Three Things People Get Wrong About Impeachment
Impeachment is the most confusing and misunderstood process in America’s Constitution.
In particular, many people have three huge misconceptions about impeachment. These false assumptions make it hard to determine what people think about impeachment and the players involved.
“The President, Vice President and all Civil Officers of the United States, shall be removed from Office on Impeachment for, and Conviction of, Treason, Bribery, or other high Crimes and Misdemeanors.” — U.S. Constitution, Article II, section 4.
The three popular misconceptions about impeachment are:
1. Impeachment is a Criminal Trial
Even some sophisticated observers; such as Michael Moore, believe impeachment is a criminal trial.
This confusion occurs because the Constitution uses the terms: “Conviction of, Treason, Bribery, or other high Crimes and Misdemeanors.” In addition, the Chief Justice oversees the U.S. Senate impeachment hearings.
In an impeachment hearing; however, the Senate is not trying to determine guilt. Instead, the Senate is conducting a job evaluation of the President. If the Senate finds the President unsatisfactory it can remove him from office.
Notice the only punishment the Constitution specifies for impeachment is removal from office. Nowhere does the Constitution mention a criminal punishment for an impeached official.
Another good way to think of impeachment is as similar to a vote of no confidence in a parliamentary system. To explain, a parliament can remove a government by voting it no longer supports the prime minister. Thus, the government no longer has the authority to govern. In the United Kingdom or India, a vote of no confidence can force an election.
It will be up to the U.S. Justice Department to indict Trump and the courts to convict him. Consequently, Trump will not be taken away in handcuffs if they impeach him.
In fact, Trump will be free to keep running for reelection if they impeach him. Ironically, the U.S. Senate could impeach Trump and voters could reelect him in November.
This explains why Republicans are so afraid to convict Trump. They fear that candidate Trump could come to their states or districts and campaign against them if they to for impeach them.
2. There is a defined Process or set of Rules for Impeachment
The Constitution offers no rules or guidelines for impeachment. Instead, the conduct of impeachment proceedings is up to the leadership of Congress.
Thus, the Democratic Congress was able to investigate President Donald J. Trump (R-Florida) with no public hearings. Likewise the Republican U.S. Senate is under no obligation to allow witness testimony or hearings at the impeachment.
This creates a conflict between Senate Republicans and House Democrats because they have different ideas about how to run impeachment. Yes, there are historical precedents but they conflict.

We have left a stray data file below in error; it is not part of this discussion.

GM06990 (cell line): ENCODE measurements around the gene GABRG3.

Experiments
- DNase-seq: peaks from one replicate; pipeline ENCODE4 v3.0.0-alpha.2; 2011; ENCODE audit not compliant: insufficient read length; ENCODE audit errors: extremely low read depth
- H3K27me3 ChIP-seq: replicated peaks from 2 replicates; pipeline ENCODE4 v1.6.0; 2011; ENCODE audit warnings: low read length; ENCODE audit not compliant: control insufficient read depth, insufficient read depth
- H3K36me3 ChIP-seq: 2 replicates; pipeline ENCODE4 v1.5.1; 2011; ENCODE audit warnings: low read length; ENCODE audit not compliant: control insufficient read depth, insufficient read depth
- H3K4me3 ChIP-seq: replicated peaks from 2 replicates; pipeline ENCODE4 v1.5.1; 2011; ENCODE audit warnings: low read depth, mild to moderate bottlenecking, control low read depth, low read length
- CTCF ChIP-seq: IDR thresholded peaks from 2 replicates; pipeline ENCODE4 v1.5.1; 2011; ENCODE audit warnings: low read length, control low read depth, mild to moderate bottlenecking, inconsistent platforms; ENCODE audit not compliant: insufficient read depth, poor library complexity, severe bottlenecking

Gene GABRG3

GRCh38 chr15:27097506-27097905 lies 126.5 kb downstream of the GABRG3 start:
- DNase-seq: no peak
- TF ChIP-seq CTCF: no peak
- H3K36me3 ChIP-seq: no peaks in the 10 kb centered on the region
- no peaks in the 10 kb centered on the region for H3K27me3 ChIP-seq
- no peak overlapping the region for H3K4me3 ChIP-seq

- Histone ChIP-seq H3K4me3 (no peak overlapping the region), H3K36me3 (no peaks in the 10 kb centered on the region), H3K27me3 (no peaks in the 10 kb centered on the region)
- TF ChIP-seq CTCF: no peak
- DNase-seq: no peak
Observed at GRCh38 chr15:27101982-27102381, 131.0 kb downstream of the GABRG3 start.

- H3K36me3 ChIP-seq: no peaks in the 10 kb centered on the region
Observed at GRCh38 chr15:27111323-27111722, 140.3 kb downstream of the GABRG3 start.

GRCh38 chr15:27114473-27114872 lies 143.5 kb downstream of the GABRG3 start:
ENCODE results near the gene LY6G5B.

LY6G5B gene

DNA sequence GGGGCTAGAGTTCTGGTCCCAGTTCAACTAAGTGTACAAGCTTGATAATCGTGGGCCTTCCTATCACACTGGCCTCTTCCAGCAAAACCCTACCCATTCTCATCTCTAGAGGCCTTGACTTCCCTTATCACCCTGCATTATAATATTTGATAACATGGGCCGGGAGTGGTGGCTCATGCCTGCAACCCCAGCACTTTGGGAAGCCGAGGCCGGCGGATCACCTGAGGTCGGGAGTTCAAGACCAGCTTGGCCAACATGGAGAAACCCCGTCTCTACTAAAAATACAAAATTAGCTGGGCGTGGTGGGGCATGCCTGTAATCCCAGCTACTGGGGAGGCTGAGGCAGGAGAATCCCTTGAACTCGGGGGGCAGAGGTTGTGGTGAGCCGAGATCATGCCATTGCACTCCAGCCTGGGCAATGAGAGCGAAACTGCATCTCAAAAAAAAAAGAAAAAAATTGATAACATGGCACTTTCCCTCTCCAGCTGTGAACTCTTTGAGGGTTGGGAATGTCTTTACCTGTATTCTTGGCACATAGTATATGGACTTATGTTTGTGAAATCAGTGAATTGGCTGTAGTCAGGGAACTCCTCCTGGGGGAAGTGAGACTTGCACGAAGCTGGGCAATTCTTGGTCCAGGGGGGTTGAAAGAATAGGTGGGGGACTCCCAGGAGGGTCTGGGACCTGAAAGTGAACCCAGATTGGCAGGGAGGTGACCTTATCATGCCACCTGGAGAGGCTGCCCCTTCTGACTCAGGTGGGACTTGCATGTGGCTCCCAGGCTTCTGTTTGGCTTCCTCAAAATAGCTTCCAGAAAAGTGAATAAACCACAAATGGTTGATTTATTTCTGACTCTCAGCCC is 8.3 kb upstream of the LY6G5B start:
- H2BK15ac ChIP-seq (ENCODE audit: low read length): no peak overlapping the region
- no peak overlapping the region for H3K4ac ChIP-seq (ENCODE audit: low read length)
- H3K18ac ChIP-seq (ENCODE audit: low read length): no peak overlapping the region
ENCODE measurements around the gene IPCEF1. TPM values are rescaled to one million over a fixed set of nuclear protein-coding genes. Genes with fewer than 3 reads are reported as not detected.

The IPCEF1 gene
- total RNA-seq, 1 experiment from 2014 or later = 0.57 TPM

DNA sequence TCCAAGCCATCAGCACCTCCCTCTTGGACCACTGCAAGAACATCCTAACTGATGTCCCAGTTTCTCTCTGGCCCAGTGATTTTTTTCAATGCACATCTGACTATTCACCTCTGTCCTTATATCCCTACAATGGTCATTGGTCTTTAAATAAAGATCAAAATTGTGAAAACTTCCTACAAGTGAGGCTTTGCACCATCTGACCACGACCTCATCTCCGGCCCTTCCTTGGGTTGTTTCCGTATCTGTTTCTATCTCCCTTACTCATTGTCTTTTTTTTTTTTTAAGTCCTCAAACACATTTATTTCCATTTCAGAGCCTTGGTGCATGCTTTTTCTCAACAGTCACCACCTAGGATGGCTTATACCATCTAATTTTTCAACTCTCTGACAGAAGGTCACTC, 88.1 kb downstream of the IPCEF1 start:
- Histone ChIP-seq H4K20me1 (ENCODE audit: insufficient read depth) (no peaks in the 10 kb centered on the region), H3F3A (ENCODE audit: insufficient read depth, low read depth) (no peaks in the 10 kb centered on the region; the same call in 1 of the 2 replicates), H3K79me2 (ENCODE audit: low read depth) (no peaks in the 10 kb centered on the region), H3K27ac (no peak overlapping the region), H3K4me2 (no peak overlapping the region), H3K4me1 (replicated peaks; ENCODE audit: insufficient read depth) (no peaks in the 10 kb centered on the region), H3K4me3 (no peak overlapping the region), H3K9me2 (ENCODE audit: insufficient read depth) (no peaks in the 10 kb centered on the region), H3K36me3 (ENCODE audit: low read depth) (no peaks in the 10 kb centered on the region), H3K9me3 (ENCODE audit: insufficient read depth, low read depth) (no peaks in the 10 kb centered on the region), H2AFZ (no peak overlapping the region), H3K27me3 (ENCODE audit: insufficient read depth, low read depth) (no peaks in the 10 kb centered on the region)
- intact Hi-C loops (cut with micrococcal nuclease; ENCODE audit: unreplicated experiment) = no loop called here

For instance, Republicans allowed open hearings during the 1999 Clinton impeachment, but Democrats did not in 2019. In fact, as far as I know there is no case law; or precedent, that requires witnesses at an impeachment.
Remember, impeachment is not a criminal trial so the rules of court procedure will not apply. For example, there is no right no jury or protection from double jeopardy. Thus, Congress can impeach the President as many times as it wants and accept whatever evidence or testimony it wants.
U. S. Supreme Chief Justice John Roberts could disrupt that process; however, by ruling the Senate has to call witnesses. Hence, Roberts could throw the entire impeachment proceeding out.
3. Impeachment means the End of Donald J. Trump
Impeachment is popular because many people falsely believe that impeachment will get rid of Donald J. Trump (R-Florida) once and for all.
Trump will still be with us after impeachment. However, Trump could be out of the White House.
Thus, the Donald will keep Tweeting, campaigning for reelection, appearing on Fox News, giving interviews, and could launch his podcast. Consequently, Trump could be more popular and influential after impeachment.
In particular, Trump will be free to hop on his private jet and fly off to campaign against anybody who voted to impeach against him. Thus, Trump could make life miserable for any anti-Trump Republican.
Importantly, the Donald could turn any primary challenger to a major Republican into a serious candidate. To explain, if U.S. Senator Susan Collins (R-Maine) votes to impeach Trump. The Donald could campaign for whatever wingnut is challenging her in the primaries.
Trump’s involvement could help the Wingnut win the primary and end Collins’ political career. Trump will not care if the wingut loses the general election because his goal will be revenge on Collins.
Therefore, people who hope impeachment will make Trump go away are mistaken. I suspect the Donald will be with us for a long time, even if he is outside the White House. ]
As you can see the popular assumptions about impeachment are wrong. Therefore, the impeachment process will not achieve the results people want.